“How can a country that is spending so quickly see economic recovery?  And if they continue to hold small businesses hostage while allowing large businesses and governments to continue without interruption they will decimate our economy once and for all. ”   - Doris Woodman-McMillan

“I don’t believe that 2021 will bring much in economic recovery due to the fact that, at the time of writing this opinion, COVID-19 is still having a significant impact on our economy.  I also believe that it will take some time for Canadians to regain confidence to resume to a pre-Covid life.  I have a strong feeling that our government will make additional taxation demands (ie: increase GST/HST rate) that will further reduce the average Canadian’s buying power in 2021.” - Gaetan Arthur Ladouceur

“There will be some recovery, but “strong”, No! There is far too much uncertainty into the future to see that come about. It will take a couple of years just to properly assess what the implications are: medical, economic, social, political, and then move forward. Obviously, there will be some preliminary ongoing assessment, and this will spur some recovery. But in all, work in all these areas is a matter of art rather than science, to a greater or lesser degree. This pandemic is just too disruptive to expect a quick recovery.  - David Prokopchuk

“Tax increases. Higher interest rates - as a result of defaults, not central bank policies. SME’s struggling and/or exiting businesses. More baby boomers drawing on retirement funds. What could possibly go wrong?” - Gordon Wiebe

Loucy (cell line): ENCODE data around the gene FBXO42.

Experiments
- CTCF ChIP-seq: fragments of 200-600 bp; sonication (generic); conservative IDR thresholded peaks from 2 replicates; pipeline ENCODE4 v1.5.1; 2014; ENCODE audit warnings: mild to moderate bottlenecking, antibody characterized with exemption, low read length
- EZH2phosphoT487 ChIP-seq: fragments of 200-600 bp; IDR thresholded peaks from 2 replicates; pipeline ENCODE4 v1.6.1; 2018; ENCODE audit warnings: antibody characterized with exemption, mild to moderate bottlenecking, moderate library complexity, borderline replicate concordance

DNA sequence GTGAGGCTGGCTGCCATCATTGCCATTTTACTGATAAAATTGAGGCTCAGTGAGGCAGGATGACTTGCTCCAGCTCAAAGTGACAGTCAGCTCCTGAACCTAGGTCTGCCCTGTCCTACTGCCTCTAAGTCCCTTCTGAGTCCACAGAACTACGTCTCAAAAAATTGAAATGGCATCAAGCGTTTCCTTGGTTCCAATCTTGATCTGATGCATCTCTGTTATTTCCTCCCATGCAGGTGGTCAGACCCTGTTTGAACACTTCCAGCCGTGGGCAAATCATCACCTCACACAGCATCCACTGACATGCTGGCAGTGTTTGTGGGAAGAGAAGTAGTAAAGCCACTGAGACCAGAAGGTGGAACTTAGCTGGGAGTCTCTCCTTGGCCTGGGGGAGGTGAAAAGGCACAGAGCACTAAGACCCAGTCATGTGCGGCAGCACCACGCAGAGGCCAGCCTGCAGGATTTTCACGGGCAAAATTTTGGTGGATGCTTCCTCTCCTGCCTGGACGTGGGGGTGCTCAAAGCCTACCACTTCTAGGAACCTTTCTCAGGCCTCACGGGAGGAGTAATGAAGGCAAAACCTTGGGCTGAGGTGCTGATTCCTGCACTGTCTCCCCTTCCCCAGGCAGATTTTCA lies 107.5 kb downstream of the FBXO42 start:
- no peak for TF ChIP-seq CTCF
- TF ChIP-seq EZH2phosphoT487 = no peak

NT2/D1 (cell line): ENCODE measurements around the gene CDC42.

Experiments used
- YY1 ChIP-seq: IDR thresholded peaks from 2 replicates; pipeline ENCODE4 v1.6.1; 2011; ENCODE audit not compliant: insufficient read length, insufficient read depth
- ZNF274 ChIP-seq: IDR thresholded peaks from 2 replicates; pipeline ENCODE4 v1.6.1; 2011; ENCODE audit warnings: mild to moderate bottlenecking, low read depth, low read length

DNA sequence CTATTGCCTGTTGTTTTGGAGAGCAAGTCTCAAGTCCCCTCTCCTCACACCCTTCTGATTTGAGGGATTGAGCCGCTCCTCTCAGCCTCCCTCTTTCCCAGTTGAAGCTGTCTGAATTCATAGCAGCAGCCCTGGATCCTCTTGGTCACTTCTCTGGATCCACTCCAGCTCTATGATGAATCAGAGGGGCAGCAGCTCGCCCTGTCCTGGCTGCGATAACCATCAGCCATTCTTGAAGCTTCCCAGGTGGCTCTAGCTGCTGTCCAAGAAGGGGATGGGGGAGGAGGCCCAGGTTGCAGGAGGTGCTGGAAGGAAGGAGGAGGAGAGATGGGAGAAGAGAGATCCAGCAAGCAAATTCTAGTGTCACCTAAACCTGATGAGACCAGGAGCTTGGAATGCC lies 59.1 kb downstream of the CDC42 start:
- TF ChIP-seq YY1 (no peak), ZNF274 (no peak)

“Economic recovery will be a long, long time.  With all the federal spending and the ever-increasing deficit, it will be years if not decades to work our way out of this.  Any recovery that might be achieved will likely be taxed back to the government to pay for the spending.  This will leave Canadians in a worse financial state that before.” - Robert A Litschel

And, some comments that provide a little bit of optimism for these times:

“My first comment is that if the federal government doesn’t continue to spend the economy as a whole will certainly fail.  There are aspects of our economy that haven’t skipped a beat through Covid-19, other than perhaps the slowing of delivered supplies, as well some are growing.  Like after WW11 the government will need to be strategic in providing the plans and funding to launch our whole economy forward into a boom and I think this will happen.  Providing we have a vaccine 2021 will be the start of something good.” - JoAnne Knapp

“Nothing has changed other than people are home with less opportunity to spend and more job loss. we are now at the lowest of spending by household, people are paying off debt. Those who are in debt and have lost their jobs, will suffer, it will be called an adjustment.  Once everyone is out and participating, there will be new jobs, more spending and of course more revenue streams. This time in 2021 we will be back on track.” - Patrizia Cappelli

“The future looks bright.” - George L. Nate

Thank you to everyone who participated in our December poll. We would love to hear your thoughts about our January poll question: Given the financial stress people are under during the second wave, should governments suspend audit activities and waive penalties and interest in 2021?”

Additional educational resources: The responses to our poll indicate that now more than ever, small business owners need support. Get the credentials you need to help in 2021 and beyond as an MFA™-Business Services Specialist.

Tax services overall will also be an integral essential service this year, and our Advanced Tax Update, delivered both through a live CE Summit event on January 20 and a comprehensive online course will position you to help Canadians in need.